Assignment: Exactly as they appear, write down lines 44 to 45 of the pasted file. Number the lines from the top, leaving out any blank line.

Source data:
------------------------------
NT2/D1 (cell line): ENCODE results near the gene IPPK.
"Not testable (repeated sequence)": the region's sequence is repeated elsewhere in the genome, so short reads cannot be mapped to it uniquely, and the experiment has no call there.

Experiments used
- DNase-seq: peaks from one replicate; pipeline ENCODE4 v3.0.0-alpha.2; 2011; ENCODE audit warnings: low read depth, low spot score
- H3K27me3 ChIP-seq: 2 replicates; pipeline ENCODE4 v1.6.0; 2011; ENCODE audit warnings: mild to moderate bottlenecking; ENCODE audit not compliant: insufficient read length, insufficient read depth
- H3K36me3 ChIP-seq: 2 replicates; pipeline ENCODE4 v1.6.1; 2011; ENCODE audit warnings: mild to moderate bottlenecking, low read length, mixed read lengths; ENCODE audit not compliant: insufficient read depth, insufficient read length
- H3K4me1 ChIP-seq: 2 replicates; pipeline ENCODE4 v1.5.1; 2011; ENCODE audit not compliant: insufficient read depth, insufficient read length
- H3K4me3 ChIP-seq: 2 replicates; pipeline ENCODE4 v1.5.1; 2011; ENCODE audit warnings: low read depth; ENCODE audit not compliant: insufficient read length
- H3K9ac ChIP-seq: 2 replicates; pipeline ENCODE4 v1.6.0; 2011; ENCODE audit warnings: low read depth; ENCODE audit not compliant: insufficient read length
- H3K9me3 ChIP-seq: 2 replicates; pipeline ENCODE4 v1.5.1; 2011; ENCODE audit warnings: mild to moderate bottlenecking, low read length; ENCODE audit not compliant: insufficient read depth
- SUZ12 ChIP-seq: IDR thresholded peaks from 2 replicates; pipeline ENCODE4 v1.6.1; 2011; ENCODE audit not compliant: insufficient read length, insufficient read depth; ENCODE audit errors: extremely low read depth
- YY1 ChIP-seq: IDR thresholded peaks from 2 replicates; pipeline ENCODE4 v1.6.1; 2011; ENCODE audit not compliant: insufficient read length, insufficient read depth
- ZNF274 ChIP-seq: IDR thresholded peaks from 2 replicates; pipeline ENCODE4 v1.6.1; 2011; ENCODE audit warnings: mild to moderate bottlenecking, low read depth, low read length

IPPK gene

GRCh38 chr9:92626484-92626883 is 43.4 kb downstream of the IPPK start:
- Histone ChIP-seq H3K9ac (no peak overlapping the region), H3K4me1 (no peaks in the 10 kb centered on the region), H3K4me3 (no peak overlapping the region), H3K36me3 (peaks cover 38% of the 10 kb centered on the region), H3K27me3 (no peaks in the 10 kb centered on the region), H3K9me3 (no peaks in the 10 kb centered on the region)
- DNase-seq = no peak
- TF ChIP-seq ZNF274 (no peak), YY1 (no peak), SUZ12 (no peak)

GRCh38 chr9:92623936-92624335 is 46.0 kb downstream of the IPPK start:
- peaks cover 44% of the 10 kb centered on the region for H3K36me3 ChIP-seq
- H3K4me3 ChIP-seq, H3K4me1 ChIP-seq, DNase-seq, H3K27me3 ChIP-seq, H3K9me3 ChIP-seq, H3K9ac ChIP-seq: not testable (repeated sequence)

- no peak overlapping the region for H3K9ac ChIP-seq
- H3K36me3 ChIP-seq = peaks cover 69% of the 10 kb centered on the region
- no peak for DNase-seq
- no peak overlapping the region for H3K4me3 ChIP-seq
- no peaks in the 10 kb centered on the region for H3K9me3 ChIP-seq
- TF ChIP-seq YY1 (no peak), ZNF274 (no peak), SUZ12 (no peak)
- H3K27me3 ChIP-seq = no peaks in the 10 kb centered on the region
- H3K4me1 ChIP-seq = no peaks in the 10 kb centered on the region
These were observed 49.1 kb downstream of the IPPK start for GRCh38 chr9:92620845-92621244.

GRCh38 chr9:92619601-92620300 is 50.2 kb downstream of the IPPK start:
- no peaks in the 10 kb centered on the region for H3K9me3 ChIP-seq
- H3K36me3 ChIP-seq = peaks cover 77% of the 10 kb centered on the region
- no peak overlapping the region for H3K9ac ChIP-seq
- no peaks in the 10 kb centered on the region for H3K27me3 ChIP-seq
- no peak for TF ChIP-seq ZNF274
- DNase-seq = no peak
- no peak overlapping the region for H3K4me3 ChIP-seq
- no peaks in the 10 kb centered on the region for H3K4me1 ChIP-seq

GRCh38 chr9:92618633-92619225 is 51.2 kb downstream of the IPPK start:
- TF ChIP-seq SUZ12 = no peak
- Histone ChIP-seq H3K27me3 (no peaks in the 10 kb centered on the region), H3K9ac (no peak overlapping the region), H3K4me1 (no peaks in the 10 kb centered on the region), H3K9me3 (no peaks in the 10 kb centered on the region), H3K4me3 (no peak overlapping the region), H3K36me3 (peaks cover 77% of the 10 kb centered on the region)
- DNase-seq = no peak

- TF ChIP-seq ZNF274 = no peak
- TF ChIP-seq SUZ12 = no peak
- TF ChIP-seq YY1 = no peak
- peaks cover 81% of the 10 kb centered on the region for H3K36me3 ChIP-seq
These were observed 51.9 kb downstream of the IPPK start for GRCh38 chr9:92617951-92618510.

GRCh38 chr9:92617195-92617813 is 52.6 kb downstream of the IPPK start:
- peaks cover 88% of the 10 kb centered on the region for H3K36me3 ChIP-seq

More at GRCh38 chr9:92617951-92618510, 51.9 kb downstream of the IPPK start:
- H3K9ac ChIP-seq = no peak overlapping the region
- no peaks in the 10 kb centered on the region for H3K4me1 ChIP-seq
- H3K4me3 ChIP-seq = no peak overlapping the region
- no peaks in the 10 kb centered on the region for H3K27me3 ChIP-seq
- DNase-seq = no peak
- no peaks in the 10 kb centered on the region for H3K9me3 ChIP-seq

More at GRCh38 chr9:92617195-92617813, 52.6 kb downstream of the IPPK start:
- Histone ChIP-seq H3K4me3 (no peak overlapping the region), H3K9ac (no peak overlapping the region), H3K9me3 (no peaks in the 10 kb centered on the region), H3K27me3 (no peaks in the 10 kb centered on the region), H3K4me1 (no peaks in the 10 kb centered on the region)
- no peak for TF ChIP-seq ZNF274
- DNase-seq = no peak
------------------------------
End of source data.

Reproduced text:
- TF ChIP-seq ZNF274 = no peak
- TF ChIP-seq SUZ12 = no peak